Friday, June 19, 2009

Guys Who Go On and On and On About Themselves

Terry,

I'm a single girl in late 20's. I'm fairly good looking, intelligent, kind and caring, and have lots of self-respect.

When I date guys (via online dating sites), we usually talk over the phone for about a week or so, before we plan to meet up (due to distance concerns, etc.).

Also, it makes sense for me to know if we share anything in common to meet the guy on a real date (for eg: some guys make awful jokes even over the phone, mostly it sounds more disrespectful towards me or someone else than a joke! Or they talk ill about women in general, as in, "I think a man should be the one who makes decisions in relationships" etc ...or they behave weird, i.e. leave me three voice messages within 5-10 mins when the phone gets a weak signal).

Anyway, most of the guys I've dated, seem to talk too much about themselves, they ask nothing much about me after first 5,10 mins and then keep talking about themselves!

I suspect this is because, I ask them questions that make them talk about themselves in detail. But when I pause after they're finished, they don't ask anything about me, and still keep talking 'bout themselves! Because, I'm interested (in the guy), I'll say something about the topic they're saying, and it becomes all about what the guy's saying. Even if I pause later, he gets so engrossed talking about himself, he forgets he should also know about me.

Now this has happened with at least 15-16 guys that I had phone dates with. Somehow it turned out, they were not right to even meet, as they didn't match in other departments like kindness, consistency, or at least one shared interest etc. I got to know so much about the guy, as the guy spent most of the time talking about himself, so at the end, he's no idea about me, but I know an awful lot about him. It worked for me in some ways, that I could call it off, knowing what a creep he is, when he told stories about himself.

But, I feel tired on phone dates, listening to the guy forever. My friends tell me, I should take charge and also tell them about myself, as guys are not good at asking any questions (asking questions which make a girl talk about herself ).

I feel, asking things is a sign of interest, and may be they're only interested in themselves and narcissists.

But I doubt it, as they seem very disappointed when I call it off, even before the meeting ... and genuinely seem to like me, and always make that call at the time promised, and email me during the day. Some even insist on meeting, before I make a decision to move on that early. ( I always stick to my NO though. )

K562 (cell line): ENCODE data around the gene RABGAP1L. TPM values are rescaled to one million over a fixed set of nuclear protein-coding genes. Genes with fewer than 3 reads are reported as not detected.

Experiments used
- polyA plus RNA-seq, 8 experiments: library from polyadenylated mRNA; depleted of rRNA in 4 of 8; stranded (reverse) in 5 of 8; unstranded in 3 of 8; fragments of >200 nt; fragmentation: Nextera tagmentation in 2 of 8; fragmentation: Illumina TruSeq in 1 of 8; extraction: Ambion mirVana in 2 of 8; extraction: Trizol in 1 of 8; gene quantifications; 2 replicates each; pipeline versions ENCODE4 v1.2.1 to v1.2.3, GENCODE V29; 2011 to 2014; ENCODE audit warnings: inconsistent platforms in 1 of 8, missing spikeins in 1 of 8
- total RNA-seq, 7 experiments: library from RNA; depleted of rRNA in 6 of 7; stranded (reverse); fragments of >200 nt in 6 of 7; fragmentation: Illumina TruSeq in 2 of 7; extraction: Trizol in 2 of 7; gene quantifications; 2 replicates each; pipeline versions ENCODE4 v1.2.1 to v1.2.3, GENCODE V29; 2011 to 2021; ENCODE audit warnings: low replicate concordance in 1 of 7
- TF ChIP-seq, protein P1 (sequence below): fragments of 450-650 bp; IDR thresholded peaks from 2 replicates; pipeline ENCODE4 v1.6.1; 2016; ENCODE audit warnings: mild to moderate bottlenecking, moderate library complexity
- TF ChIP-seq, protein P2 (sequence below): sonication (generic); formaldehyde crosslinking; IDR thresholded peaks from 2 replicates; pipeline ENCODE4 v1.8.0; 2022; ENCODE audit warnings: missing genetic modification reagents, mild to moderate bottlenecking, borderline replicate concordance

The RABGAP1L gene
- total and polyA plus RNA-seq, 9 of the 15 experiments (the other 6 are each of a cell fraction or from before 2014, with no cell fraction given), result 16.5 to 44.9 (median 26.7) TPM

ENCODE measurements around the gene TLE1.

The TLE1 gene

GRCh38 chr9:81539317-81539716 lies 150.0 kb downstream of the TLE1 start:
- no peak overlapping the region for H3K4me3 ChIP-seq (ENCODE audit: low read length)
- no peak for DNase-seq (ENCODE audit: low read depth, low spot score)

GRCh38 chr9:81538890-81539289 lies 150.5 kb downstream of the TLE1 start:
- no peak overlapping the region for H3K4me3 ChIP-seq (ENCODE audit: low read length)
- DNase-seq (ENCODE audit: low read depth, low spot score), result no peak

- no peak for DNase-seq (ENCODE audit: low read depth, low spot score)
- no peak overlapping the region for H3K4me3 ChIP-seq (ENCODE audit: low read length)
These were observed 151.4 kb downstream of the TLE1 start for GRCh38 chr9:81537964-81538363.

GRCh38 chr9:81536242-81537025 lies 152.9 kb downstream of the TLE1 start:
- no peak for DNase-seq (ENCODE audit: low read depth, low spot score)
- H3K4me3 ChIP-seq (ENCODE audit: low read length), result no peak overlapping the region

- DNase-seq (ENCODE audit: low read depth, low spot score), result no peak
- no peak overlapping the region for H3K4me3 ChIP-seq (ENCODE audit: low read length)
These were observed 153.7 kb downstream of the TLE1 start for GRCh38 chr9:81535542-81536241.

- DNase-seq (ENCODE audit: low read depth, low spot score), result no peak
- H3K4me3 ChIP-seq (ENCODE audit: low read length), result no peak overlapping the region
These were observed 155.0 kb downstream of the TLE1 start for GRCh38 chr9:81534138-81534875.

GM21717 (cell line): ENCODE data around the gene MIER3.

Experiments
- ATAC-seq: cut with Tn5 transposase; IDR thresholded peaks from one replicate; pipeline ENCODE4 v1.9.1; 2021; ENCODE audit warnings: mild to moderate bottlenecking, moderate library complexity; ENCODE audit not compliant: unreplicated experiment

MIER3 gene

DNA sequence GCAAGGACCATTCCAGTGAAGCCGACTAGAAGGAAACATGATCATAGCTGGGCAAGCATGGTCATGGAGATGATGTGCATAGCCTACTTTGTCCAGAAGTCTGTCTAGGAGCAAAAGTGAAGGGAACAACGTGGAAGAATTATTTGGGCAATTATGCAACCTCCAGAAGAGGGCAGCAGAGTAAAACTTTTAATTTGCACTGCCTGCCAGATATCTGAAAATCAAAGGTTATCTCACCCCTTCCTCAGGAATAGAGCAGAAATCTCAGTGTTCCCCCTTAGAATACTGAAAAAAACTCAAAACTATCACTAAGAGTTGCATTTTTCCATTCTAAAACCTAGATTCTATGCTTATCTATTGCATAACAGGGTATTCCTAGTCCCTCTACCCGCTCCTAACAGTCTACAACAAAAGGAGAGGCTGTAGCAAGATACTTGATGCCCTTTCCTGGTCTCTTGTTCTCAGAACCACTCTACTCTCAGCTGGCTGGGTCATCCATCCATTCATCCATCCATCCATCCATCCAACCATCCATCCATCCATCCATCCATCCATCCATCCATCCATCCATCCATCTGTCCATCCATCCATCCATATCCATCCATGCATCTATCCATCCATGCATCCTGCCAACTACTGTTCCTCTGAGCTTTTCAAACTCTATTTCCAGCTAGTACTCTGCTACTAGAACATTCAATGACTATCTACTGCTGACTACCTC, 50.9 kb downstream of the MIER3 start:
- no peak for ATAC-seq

So, do I have to share things about myself without asking, or am I just attracting a bunch of narcissists?

I'm a little scared of commitment seeing these guys, and I know I wouldn't feel that way, when I meet that kind, intelligent, loyal, caring man. Am I doing something wrong? I'd like to know your views about where I went wrong, if that's the case.

-Sore Ear


Dear Sore Ear-

You're doing quite a bit right, feeling these people out before you agree to meet them. And no wonder they all seem to like you; everybody likes to be listened to, and since so few people are willing to be the listener, you come off like the ideal mate.

It's possible some of these guys are narcissists. It's possible that others are too nervous or too clueless to let you do some of the talking. You ask a question, they answer. They wait for your next question. You ask it, they answer. Some of them probably aren't even aware they're bad conversationalists because you're such a good one: You ask questions. You're interested in other people. You're a good listener.

Your friends are right, though. You need to interject. So, if you ask a guy what he likes best about his job, for example, let him answer. During that pause where you hope he'll ask you about your job, you say, "The great thing about my job is...."

If he listens, good. If he cuts you off, not good (you may indeed have a narcissist, or worse, a total bore on your hands). Once you find yourself slipping into that receptacle for information mode again, you can say (in a light and friendly way), "Hey, I've riddled you with enough questions. What would you like to know about me?"

I suspect you're somewhat shy about volunteering information about yourself. It really does feel better to be asked, to know that the other person actually cares. But you probably need to get out of your comfort zone on this one.

Interject! Volunteer! Speak up!

Did you really speak to a guy who said, "I think a man should be the one who makes decisions in relationships?"

Eek. I can't imagine that poor boy will get far in life!